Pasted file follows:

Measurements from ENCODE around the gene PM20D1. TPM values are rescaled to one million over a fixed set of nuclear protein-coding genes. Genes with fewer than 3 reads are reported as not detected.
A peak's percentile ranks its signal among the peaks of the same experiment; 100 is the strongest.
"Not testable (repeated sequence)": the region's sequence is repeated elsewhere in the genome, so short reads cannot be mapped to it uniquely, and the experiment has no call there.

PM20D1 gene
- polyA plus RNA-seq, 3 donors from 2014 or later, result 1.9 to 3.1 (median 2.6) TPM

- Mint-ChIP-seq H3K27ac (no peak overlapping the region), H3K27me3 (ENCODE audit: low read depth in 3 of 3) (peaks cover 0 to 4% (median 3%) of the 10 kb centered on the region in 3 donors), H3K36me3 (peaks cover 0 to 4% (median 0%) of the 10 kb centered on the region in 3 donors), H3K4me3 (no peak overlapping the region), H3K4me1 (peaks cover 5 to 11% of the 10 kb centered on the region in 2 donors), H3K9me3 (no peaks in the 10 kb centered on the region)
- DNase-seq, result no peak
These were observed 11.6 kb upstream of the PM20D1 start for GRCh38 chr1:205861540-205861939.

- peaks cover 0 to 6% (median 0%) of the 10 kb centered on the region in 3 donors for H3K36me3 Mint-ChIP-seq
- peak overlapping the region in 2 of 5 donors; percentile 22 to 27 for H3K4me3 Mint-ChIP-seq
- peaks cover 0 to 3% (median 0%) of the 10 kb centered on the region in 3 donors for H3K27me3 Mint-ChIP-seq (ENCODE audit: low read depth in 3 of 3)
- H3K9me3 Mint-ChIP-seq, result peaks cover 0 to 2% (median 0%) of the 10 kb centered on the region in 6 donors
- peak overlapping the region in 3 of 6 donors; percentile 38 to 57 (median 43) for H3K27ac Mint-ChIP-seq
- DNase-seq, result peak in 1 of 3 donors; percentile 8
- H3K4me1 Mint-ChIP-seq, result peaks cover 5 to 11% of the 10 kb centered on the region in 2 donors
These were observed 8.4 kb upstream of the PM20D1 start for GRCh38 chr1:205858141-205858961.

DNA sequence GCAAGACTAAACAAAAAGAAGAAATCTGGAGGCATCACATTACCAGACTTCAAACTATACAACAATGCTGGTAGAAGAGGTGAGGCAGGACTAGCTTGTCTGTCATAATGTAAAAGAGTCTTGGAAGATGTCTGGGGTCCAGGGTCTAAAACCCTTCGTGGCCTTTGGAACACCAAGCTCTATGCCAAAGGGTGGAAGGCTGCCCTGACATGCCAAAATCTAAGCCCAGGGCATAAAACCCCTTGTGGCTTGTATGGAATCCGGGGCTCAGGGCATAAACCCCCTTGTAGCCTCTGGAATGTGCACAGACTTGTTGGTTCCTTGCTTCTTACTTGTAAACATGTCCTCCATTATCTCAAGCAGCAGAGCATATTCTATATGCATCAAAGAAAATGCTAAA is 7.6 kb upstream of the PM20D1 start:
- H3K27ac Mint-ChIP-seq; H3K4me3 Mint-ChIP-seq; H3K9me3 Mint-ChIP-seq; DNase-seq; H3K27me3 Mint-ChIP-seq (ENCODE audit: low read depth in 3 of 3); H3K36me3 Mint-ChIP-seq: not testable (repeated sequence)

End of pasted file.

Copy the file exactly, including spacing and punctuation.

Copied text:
Measurements from ENCODE around the gene PM20D1. TPM values are rescaled to one million over a fixed set of nuclear protein-coding genes. Genes with fewer than 3 reads are reported as not detected.
A peak's percentile ranks its signal among the peaks of the same experiment; 100 is the strongest.
"Not testable (repeated sequence)": the region's sequence is repeated elsewhere in the genome, so short reads cannot be mapped to it uniquely, and the experiment has no call there.

PM20D1 gene
- polyA plus RNA-seq, 3 donors from 2014 or later, result 1.9 to 3.1 (median 2.6) TPM

- Mint-ChIP-seq H3K27ac (no peak overlapping the region), H3K27me3 (ENCODE audit: low read depth in 3 of 3) (peaks cover 0 to 4% (median 3%) of the 10 kb centered on the region in 3 donors), H3K36me3 (peaks cover 0 to 4% (median 0%) of the 10 kb centered on the region in 3 donors), H3K4me3 (no peak overlapping the region), H3K4me1 (peaks cover 5 to 11% of the 10 kb centered on the region in 2 donors), H3K9me3 (no peaks in the 10 kb centered on the region)
- DNase-seq, result no peak
These were observed 11.6 kb upstream of the PM20D1 start for GRCh38 chr1:205861540-205861939.

- peaks cover 0 to 6% (median 0%) of the 10 kb centered on the region in 3 donors for H3K36me3 Mint-ChIP-seq
- peak overlapping the region in 2 of 5 donors; percentile 22 to 27 for H3K4me3 Mint-ChIP-seq
- peaks cover 0 to 3% (median 0%) of the 10 kb centered on the region in 3 donors for H3K27me3 Mint-ChIP-seq (ENCODE audit: low read depth in 3 of 3)
- H3K9me3 Mint-ChIP-seq, result peaks cover 0 to 2% (median 0%) of the 10 kb centered on the region in 6 donors
- peak overlapping the region in 3 of 6 donors; percentile 38 to 57 (median 43) for H3K27ac Mint-ChIP-seq
- DNase-seq, result peak in 1 of 3 donors; percentile 8
- H3K4me1 Mint-ChIP-seq, result peaks cover 5 to 11% of the 10 kb centered on the region in 2 donors
These were observed 8.4 kb upstream of the PM20D1 start for GRCh38 chr1:205858141-205858961.

DNA sequence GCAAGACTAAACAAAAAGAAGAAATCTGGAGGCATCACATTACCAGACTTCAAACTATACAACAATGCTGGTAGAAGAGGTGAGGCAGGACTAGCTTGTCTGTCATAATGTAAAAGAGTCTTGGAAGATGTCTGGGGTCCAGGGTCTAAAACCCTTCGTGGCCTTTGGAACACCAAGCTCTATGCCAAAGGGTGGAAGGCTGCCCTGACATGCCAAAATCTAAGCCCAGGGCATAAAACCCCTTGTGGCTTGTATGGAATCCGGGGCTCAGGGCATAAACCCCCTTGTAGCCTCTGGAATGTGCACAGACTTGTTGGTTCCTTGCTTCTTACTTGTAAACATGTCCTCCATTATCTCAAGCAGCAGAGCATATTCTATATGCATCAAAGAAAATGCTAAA is 7.6 kb upstream of the PM20D1 start:
- H3K27ac Mint-ChIP-seq; H3K4me3 Mint-ChIP-seq; H3K9me3 Mint-ChIP-seq; DNase-seq; H3K27me3 Mint-ChIP-seq (ENCODE audit: low read depth in 3 of 3); H3K36me3 Mint-ChIP-seq: not testable (repeated sequence)